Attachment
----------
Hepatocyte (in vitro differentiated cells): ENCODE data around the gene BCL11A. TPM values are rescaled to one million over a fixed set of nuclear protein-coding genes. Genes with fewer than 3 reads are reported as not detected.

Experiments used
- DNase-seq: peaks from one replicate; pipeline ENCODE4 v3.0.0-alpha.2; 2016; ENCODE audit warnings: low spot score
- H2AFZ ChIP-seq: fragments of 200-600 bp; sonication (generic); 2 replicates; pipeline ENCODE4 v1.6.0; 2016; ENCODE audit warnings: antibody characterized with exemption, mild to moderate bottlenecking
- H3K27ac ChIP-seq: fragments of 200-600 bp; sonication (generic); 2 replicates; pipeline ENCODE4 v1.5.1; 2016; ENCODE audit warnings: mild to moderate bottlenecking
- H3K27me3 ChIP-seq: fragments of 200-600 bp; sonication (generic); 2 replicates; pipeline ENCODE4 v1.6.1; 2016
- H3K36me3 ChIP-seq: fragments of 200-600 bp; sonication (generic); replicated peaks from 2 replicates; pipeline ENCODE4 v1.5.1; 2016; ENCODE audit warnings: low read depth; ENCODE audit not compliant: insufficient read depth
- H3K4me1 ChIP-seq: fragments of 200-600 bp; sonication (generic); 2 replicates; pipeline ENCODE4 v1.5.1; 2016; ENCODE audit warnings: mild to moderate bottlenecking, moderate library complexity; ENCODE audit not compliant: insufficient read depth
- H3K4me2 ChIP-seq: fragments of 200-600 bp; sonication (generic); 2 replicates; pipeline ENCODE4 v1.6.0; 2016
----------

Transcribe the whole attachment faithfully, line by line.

Hepatocyte (in vitro differentiated cells): ENCODE data around the gene BCL11A. TPM values are rescaled to one million over a fixed set of nuclear protein-coding genes. Genes with fewer than 3 reads are reported as not detected.

Experiments used
- DNase-seq: peaks from one replicate; pipeline ENCODE4 v3.0.0-alpha.2; 2016; ENCODE audit warnings: low spot score
- H2AFZ ChIP-seq: fragments of 200-600 bp; sonication (generic); 2 replicates; pipeline ENCODE4 v1.6.0; 2016; ENCODE audit warnings: antibody characterized with exemption, mild to moderate bottlenecking
- H3K27ac ChIP-seq: fragments of 200-600 bp; sonication (generic); 2 replicates; pipeline ENCODE4 v1.5.1; 2016; ENCODE audit warnings: mild to moderate bottlenecking
- H3K27me3 ChIP-seq: fragments of 200-600 bp; sonication (generic); 2 replicates; pipeline ENCODE4 v1.6.1; 2016
- H3K36me3 ChIP-seq: fragments of 200-600 bp; sonication (generic); replicated peaks from 2 replicates; pipeline ENCODE4 v1.5.1; 2016; ENCODE audit warnings: low read depth; ENCODE audit not compliant: insufficient read depth
- H3K4me1 ChIP-seq: fragments of 200-600 bp; sonication (generic); 2 replicates; pipeline ENCODE4 v1.5.1; 2016; ENCODE audit warnings: mild to moderate bottlenecking, moderate library complexity; ENCODE audit not compliant: insufficient read depth
- H3K4me2 ChIP-seq: fragments of 200-600 bp; sonication (generic); 2 replicates; pipeline ENCODE4 v1.6.0; 2016